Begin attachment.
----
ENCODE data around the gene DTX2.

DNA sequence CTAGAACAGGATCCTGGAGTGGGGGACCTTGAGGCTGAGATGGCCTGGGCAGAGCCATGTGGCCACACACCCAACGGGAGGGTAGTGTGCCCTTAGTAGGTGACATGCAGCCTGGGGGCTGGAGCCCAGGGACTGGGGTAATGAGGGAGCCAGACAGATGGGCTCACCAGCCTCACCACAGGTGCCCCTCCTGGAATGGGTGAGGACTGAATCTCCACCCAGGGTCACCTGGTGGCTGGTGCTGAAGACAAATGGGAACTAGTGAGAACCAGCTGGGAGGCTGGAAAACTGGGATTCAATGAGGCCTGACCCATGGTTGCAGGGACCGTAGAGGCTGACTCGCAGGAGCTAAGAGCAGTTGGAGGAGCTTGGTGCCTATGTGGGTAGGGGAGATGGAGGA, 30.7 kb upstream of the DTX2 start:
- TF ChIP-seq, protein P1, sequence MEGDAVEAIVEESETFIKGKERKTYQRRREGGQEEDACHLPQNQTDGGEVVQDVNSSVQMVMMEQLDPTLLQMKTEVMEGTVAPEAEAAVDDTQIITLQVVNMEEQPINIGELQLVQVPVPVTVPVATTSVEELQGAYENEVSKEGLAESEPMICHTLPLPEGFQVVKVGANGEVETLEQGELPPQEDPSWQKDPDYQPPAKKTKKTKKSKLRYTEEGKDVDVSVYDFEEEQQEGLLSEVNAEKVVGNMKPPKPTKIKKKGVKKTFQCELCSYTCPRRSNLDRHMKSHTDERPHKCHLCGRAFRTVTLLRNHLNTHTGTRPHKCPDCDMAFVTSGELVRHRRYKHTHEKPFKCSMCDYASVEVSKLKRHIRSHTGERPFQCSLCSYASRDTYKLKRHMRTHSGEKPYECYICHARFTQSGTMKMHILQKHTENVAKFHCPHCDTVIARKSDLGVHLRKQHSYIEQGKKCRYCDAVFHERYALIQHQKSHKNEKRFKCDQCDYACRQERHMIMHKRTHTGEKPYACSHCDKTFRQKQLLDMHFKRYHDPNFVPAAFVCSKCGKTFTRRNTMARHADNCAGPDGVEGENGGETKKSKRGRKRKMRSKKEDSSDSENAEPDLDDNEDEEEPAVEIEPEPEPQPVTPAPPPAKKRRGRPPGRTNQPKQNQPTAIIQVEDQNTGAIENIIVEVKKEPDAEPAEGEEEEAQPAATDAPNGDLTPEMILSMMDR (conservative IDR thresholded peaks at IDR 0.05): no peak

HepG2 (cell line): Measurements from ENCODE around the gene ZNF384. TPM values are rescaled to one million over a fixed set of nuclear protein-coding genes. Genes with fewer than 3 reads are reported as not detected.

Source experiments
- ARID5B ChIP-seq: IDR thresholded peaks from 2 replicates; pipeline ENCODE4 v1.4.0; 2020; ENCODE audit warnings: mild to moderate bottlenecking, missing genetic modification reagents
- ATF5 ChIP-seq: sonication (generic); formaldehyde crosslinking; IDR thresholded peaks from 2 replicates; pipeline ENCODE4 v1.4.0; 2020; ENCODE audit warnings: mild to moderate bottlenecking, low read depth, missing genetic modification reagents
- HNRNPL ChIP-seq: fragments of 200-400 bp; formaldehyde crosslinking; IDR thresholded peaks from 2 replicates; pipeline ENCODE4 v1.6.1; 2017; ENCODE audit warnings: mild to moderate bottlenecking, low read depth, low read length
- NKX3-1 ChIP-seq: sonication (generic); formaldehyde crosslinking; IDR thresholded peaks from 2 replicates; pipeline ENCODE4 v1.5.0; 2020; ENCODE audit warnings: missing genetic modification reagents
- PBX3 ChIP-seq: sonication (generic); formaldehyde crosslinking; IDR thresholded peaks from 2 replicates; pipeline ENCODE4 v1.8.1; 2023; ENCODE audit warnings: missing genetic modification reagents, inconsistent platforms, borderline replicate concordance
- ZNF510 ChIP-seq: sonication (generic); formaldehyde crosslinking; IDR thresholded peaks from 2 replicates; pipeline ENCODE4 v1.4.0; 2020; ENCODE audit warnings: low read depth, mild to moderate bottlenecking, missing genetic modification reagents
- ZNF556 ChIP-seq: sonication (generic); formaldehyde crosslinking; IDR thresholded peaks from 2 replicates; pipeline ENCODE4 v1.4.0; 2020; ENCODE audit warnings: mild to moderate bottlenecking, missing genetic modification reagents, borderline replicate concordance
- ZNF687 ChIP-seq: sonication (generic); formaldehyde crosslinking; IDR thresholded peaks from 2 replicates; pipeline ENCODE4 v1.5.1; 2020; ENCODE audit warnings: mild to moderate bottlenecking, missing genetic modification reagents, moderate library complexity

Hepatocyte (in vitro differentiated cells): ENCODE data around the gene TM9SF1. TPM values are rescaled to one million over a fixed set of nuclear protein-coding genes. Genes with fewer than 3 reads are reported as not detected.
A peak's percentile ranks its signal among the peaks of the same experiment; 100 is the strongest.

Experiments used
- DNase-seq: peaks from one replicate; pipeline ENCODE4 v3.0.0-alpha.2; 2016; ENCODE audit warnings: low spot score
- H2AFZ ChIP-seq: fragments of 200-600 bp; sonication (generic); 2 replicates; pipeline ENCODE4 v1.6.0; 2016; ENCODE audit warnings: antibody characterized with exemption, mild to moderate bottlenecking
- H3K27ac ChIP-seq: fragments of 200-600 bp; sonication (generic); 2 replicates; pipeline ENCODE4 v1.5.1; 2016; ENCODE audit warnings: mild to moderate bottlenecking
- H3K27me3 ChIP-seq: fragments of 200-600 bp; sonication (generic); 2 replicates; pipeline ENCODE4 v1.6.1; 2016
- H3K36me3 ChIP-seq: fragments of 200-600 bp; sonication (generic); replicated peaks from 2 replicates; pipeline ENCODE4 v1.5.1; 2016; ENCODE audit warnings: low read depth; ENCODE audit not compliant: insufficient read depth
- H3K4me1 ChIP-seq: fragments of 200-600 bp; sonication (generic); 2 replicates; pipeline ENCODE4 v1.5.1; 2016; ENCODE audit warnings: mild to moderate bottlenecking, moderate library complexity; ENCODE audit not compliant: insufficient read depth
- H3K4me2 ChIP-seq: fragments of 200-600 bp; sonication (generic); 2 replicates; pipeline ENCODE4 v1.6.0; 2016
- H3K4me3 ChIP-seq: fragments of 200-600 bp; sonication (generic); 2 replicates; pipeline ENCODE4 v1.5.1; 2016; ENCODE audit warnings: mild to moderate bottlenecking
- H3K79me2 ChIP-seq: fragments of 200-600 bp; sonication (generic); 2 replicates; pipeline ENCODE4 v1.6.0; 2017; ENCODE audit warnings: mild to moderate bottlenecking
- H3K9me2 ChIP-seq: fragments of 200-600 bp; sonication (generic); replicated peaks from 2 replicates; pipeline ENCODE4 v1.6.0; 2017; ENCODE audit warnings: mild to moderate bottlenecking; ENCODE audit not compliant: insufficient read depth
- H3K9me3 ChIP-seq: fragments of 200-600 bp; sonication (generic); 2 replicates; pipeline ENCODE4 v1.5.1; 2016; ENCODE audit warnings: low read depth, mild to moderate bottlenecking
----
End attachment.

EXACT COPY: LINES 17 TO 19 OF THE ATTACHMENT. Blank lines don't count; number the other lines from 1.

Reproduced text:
- DNase-seq: peaks from one replicate; pipeline ENCODE4 v3.0.0-alpha.2; 2016; ENCODE audit warnings: low spot score
- H2AFZ ChIP-seq: fragments of 200-600 bp; sonication (generic); 2 replicates; pipeline ENCODE4 v1.6.0; 2016; ENCODE audit warnings: antibody characterized with exemption, mild to moderate bottlenecking
- H3K27ac ChIP-seq: fragments of 200-600 bp; sonication (generic); 2 replicates; pipeline ENCODE4 v1.5.1; 2016; ENCODE audit warnings: mild to moderate bottlenecking